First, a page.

Single-player midscale attractions like these units from Sega, Namco and Taito, among others, hark back to the amusement origins of the technology, with their large cabinets and screens offering solo action on a "centerpiece" attraction. However, midscale attractions are evolving from one-, two- or even four-player systems to grandiose configurations that can entertain eight, 10 and even more players simultaneously.
Canadian developer Triotech has added interactive game elements to its popular 4D passive film experience platform with motion seating, the XD Theatre. Launched this year, the XD Dark Rider seats eight or more players who blast at the screen in response to compelling game narrative.
Japanese videogame giants and Canadian simulator experts are not the only sources of midscale attractions. A number of these machines are coming out of Europe and a few are beginning to find toeholds in the U.S. market. The concept of the mass audience screen blaster was originated by Belgium-based AlterFace in its Desperado theater experience. Partnering with 3DBA, another game developer, AlterFace has adapted its system for midsize theme parks and family entertainment venues. The company is now developing a new version of the technology and game narrative under the 5Di Interactive Cinema brand.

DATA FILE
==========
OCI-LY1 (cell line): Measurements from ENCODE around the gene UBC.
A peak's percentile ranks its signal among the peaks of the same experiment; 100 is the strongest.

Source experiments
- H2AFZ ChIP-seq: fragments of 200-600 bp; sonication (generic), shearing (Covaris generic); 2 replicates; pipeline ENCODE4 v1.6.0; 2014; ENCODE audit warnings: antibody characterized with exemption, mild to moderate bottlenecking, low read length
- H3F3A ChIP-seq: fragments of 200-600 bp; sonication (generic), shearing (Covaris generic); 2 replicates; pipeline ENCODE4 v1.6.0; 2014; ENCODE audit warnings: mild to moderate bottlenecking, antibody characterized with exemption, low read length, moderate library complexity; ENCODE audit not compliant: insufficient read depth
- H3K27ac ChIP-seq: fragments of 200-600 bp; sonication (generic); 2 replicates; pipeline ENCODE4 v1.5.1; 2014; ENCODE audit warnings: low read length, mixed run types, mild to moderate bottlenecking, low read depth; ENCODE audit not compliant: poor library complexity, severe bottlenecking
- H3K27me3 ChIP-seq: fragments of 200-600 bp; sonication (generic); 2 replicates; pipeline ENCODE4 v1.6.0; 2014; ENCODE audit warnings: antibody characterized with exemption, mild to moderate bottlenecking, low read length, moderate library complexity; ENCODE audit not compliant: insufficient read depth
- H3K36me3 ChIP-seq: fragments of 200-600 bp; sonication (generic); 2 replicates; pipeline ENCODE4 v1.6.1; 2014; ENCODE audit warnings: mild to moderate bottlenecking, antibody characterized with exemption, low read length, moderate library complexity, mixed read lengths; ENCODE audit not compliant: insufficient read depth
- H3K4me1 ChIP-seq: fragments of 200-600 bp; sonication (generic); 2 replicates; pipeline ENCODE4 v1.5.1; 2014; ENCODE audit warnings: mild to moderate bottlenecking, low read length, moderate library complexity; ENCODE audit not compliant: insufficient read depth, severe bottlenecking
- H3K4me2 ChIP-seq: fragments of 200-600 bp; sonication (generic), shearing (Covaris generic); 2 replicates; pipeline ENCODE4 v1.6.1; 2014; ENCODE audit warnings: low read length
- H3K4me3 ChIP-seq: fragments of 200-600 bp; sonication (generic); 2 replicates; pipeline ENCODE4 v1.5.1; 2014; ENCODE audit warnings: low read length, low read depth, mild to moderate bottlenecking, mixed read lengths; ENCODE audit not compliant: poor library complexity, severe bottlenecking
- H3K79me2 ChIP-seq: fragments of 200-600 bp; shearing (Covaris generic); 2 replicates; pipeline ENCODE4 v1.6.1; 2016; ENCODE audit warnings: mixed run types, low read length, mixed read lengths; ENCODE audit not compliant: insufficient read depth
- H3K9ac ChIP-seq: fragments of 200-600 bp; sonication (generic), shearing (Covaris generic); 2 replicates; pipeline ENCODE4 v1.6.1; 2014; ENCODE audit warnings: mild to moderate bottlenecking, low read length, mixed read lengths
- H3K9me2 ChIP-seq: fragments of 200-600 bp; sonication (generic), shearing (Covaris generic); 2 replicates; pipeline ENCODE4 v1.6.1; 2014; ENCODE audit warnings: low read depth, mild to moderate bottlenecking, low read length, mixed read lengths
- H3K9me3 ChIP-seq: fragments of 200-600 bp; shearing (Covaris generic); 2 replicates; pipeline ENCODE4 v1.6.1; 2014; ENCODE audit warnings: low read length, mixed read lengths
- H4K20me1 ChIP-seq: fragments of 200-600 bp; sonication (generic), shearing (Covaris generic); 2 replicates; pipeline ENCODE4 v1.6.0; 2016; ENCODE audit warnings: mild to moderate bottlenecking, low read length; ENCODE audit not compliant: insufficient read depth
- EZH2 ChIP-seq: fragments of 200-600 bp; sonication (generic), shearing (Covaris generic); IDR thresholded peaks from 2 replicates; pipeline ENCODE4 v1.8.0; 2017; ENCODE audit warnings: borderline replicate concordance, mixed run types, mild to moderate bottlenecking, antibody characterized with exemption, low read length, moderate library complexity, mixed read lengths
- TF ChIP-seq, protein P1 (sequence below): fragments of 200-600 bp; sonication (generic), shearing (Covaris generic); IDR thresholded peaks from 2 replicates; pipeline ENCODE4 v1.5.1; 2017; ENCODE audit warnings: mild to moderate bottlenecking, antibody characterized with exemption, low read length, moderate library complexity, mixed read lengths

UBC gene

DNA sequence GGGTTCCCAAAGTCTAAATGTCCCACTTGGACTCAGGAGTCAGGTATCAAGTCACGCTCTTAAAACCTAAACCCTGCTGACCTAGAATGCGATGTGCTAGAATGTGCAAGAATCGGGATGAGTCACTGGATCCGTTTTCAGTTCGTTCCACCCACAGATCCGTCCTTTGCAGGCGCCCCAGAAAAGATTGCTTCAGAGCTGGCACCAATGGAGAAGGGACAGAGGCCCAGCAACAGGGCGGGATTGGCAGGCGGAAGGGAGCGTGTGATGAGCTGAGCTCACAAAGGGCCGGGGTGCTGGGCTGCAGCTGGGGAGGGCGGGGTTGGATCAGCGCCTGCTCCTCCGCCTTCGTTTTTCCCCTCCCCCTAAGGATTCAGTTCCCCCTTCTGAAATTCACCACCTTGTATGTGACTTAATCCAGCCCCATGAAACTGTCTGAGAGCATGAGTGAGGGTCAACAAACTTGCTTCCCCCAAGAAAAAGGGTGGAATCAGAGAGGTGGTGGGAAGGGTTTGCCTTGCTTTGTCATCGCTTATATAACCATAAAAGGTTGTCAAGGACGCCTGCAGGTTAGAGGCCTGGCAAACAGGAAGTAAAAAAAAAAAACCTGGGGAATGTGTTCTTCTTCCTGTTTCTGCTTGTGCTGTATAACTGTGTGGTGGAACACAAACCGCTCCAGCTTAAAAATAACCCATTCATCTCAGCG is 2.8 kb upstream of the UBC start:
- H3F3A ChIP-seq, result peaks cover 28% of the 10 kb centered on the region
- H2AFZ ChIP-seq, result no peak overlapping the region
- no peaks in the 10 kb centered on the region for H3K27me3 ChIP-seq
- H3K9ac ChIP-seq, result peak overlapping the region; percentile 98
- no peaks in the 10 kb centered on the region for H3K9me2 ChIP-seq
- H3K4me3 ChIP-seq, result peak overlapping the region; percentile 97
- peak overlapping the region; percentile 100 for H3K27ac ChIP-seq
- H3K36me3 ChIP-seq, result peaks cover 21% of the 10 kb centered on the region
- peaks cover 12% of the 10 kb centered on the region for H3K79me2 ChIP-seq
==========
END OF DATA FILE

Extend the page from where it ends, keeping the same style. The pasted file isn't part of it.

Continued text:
While midscale attractions are typically driven by interactive game software, a growing number of passive rides are entering the category. For example, some theme park attractions have been rescaled for deployment outside of park environments -- in other words, they're being scaled down for amusement operators and classic amusement locations. Examples of passive 4D film midscale attractions include Kraftwerk's MOOVID 6D and a range of units from the UK's Simworx, which incorporate motion cabins and 4D cinema systems and an extensive library of exciting ride films.
Yet another motion simulator developer that has scaled down its attractions to suit a diverse market is South Korea's Simuline. Its X-Rider motion theater is available in four- and eight-player formats; the latter uses two Simuline motion bases in one theater.